ATHENS, Greece – Inspectors overseeing Greece's faltering financial recovery have returned to Athens to push the country back on the road to painful reform. But as Greece's economic problems pile higher, the task appears insurmountable.
Months of political uncertainty and the spread of the eurozone's crisis to major economies such as Spain and Italy are stacking pressure on Greece's new coalition government to slash spending or face the threat of an exit from the 17-country group that uses the euro.
Greece needs to cut an additional €11.5 billion ($14 billion) in spending over the next two years to meet deficit targets and is likely to impose more pay cuts through pension and benefit caps. If it doesn't meet the deficit targets, its eurozone partners could decide to stop giving it financial aid, potentially forcing it to drop out of the eurozone.
The heads of an inspection team from the European Union, European Central Bank and International Monetary Fund — collectively known as the "troika" — arrived this week in Athens to pick apart Greece's deficit-cutting proposals. They will return in September before making their final assessment.
Conservative Prime Minister Antonis Samaras, meanwhile, met Thursday with EU Commission President Jose Manuel Barroso.
Greeks had been promised some relief from the severe recession after the country won major debt restructuring and rescue loan deals this year, following another round of salary and benefit cuts. But that prospect has already faded.
Here are some reasons Greece is finding it increasingly difficult to meet its deficit targets.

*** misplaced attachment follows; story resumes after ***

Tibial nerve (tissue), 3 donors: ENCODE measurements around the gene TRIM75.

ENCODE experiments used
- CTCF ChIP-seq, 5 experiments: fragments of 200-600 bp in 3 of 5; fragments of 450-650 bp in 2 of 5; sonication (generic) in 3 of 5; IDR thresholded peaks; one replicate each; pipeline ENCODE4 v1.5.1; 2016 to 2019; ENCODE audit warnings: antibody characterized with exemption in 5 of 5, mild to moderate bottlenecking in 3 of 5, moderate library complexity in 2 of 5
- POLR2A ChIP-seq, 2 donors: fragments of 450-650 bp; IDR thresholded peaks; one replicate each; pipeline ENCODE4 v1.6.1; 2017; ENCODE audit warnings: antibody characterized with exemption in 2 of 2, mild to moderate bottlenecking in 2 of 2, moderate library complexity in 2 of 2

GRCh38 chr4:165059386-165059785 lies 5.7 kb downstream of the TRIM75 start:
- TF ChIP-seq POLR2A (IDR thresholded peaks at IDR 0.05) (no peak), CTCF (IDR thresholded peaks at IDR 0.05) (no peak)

Greece's economy is in its fifth year of recession, during which its economic output has dropped by about a 20 percent. Samaras has likened the period to the Great Depression in the United States in the 1930s.
On Tuesday, he delivered more bad news: The economy would contract a further 7 percent in 2012, far more than the 2.8 percent predicted last year. Unemployment, originally forecast to settle around 18 percent, has reached 24 percent.
A national association representing small businesses said it expects 67,000 more companies to go bankrupt in the next 12 months.
The economic downturn is depriving the government of much-needed revenue with which to lower its deficits.
Some blame the severity of the recession on the bailout creditors' insistence on government spending cuts as a way to lower the deficit.
In the past two years, eurozone members and the IMF have granted Greece two successive rescue loan packages worth €100 billion ($121 billion) and €130 billion ($158 billion) — a higher combined amount than the country's gross domestic product — but tied it to draconian demands for fiscal reforms to cut overspending.
The main targets include cutting the budget deficit from a runaway 15.8 percent of GDP in 2009 to around 2 percent over five years, while overhauling the public sector and services and market rules, and cutting 150,000 government jobs.
Samaras has promised to halt the recession next year and gradually bring the jobless rate to 10 percent by the end of his four-year term in 2016.
Samaras may be lucky to still be in power in 2016, however, as political instability keeps undermining efforts to reform the economy and steer it back to health. Samaras' government is the country's fourth in eight months.
The previous three governments achieved little in terms of reform as infighting forced two national elections in May and June.
In a letter of resignation last week, the former head of Greece's key privatization agency said the time spent changing governments meant privatization revenues this year would reach €300 million — a tenth of the €3 billion target.
Cutbacks agreed on under former prime minister Lucas Papademos, a former ECB vice-president who served as Greece's leader for six months until May, have yet to be implemented. Plans to lighten government payrolls by firing some civil servants have stalled.